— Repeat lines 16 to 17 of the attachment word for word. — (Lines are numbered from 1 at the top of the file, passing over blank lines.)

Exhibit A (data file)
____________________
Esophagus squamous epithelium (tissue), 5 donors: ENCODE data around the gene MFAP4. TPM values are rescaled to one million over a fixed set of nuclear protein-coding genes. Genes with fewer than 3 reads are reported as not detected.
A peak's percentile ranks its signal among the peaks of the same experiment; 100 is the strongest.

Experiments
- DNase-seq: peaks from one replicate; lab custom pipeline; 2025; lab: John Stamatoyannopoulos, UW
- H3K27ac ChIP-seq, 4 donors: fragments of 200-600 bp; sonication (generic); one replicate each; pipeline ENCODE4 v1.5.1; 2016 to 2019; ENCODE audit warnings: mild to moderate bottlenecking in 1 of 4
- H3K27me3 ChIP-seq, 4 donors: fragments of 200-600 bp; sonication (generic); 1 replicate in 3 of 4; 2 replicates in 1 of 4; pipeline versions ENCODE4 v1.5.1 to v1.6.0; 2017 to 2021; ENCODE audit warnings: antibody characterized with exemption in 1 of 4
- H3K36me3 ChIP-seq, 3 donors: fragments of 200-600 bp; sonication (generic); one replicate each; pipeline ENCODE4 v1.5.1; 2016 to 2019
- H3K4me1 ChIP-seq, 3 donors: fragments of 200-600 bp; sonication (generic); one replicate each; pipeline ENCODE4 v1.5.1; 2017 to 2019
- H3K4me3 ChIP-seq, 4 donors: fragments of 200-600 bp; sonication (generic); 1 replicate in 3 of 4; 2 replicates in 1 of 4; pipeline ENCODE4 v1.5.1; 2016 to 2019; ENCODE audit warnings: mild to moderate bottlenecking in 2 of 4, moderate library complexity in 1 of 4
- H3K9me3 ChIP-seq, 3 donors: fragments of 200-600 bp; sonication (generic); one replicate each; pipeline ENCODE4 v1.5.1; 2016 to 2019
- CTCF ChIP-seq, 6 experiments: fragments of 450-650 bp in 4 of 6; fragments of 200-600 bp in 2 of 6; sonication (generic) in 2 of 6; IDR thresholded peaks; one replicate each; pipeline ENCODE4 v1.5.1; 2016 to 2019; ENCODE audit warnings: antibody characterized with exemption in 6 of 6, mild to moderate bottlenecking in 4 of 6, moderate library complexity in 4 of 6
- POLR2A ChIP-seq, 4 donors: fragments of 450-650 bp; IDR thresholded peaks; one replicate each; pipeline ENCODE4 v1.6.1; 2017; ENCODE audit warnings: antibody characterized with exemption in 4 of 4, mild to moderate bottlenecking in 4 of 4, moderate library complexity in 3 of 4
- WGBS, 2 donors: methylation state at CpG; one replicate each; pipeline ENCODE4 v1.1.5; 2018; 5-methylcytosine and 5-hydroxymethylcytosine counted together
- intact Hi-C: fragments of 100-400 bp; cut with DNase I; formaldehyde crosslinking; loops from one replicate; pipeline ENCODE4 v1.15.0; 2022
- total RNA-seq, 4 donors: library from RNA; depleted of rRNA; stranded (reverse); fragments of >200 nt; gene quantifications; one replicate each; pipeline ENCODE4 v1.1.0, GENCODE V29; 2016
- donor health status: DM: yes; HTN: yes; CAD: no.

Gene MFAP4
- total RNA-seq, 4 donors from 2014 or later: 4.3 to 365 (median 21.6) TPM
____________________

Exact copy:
- donor health status: DM: yes; HTN: yes; CAD: no.

Gene MFAP4